International guests attend Heart of the Youth Pow Wow

International guests attend Heart of the Youth Pow Wow

The Heart of the Youth Pow Wow on Friday in Kinsmen Park had several guests in attendance including a cultural exchange of academic researchers in Indigenous life.

Shawana Andrews from Australia and Dr. Hinekura Smith from New Zealand were invited to attend the Pow Wow. The duo are on a cultural exchange, and came to Prince Albert after connecting with colleagues at the University of Regina. They engage in cultural practices to support their research, and wanted to see the Heart of the Youth Pow Wow firsthand.

Both Smith and Andrews were impressed by the Heart of the Youth Pow Wow.

“It’s wonderful, I mean you have young people, we have adults, there are Elders. I think stepping into such a new space it’s important just to stop and to feel and to observe,” Smith said.

“We talked a lot last night and it’s incredibly important for us to be respectful and move and write in proper ways in this space. We are incredibly grateful to the committee and particularly these amazing young leaders and youths who have been out to guide us and give us advice in this space, it would be inappropriate just to walk in here,” she added.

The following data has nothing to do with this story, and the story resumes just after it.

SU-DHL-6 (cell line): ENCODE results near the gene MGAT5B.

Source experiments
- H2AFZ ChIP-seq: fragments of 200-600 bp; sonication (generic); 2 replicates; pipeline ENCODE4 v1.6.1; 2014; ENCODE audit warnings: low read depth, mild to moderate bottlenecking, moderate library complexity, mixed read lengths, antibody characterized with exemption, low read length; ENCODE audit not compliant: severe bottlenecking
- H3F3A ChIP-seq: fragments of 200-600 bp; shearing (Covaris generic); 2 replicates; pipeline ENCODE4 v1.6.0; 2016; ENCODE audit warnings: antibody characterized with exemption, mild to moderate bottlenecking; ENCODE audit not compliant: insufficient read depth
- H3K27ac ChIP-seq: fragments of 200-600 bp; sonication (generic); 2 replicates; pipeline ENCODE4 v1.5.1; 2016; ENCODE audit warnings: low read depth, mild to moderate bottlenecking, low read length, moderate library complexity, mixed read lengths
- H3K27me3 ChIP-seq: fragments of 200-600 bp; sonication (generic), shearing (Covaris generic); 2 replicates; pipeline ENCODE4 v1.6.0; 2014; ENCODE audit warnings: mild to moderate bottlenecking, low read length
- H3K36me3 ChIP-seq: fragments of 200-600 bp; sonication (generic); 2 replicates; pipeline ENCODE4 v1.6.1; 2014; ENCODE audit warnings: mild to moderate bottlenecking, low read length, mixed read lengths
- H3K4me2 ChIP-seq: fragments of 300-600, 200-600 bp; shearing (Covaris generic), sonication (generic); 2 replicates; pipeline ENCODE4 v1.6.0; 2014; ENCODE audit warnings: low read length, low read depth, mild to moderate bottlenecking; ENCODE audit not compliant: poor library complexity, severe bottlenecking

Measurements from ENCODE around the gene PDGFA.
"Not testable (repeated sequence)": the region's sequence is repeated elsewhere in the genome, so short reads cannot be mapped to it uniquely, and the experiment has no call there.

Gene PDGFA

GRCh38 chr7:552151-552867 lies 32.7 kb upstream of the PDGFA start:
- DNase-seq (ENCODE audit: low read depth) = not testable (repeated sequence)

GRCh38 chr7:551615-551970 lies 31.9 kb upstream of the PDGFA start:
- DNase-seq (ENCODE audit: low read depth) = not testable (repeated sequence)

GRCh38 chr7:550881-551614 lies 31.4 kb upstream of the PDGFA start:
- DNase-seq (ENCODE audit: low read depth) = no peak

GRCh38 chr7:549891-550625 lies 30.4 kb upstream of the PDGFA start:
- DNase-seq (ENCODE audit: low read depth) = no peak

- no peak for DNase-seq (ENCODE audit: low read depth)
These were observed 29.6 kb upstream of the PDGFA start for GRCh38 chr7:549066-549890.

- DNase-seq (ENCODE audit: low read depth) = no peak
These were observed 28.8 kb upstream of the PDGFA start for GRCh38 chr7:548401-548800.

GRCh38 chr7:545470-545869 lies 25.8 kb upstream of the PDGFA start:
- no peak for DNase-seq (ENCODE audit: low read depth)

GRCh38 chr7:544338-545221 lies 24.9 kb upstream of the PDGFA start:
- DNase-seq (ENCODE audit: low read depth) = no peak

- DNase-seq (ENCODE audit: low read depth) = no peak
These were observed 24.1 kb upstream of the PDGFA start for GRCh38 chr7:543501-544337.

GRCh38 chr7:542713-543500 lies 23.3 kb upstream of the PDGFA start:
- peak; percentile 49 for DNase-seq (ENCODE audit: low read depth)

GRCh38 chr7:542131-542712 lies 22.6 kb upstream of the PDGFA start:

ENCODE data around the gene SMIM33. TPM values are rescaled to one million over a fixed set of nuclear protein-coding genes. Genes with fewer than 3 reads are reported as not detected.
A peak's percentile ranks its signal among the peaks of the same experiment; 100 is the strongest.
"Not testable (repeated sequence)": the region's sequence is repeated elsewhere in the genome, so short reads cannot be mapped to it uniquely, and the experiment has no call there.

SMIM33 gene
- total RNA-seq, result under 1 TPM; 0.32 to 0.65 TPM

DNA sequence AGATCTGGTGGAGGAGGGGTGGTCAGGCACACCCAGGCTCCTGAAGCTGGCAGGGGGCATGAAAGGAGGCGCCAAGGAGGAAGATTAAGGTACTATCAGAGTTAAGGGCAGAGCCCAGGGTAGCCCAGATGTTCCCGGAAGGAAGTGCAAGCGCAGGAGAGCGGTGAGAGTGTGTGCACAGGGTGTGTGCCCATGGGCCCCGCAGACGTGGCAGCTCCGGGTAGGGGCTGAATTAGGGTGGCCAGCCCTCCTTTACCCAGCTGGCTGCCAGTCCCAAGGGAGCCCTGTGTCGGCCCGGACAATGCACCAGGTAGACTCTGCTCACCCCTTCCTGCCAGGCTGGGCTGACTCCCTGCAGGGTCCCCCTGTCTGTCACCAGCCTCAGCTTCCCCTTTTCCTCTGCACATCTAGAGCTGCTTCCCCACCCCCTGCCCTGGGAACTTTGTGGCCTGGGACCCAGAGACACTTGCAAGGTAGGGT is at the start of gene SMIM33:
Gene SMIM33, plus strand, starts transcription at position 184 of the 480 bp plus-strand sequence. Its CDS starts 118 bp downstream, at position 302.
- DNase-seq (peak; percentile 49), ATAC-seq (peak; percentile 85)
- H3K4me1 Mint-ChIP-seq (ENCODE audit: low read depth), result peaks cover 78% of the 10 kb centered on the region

Andrews was amazed by the Indigenous culture on display at the Pow Wow.

“This has been wonderful, we don’t really have something like this in Australia where this many people gather to engage in ceremony,” she said.

“For me seeing these young people, the heart of the youth is what this is for, so to see these young people walking around with their chins up, walking in their culture with pride and reclaiming their culture in a public space is empowering.”

Andrews is a Trawlwoolway Palawa woman who researches social health and wellbeing at the University of Melbourne. Smith is Maori and focuses on education research at the University of Auckland.

Andrews said Indigenous people have similarities that go beyond how they were treated by colonial powers, and it’s important to focus on those stories as well.

“As indigenous people globally, we are scholars, we are scientists, we have a long intellectual tradition, and so finding similarities and ways to connect in the context of those traditions is really important,” she said.

“As Indigenous people, everything that we do is about wellbeing and about transformative practice and work for the wellbeing of people,” Smith added. “We all three come from colonized and oppressed experiences and histories.”

Smith said they have seen similarities and differences in Indigenous cultures as they’ve toured through Saskatchewan. Both were grateful to receive and invitation to view the Heart of the Youth Pow Wow in Prince Albert.

“It’s been a privilege to be invited to this and to experience this,” Smith said.

Other guests included representatives from the Living Skies Regional Council Annual Meeting which is being hosted by Calvary United Church.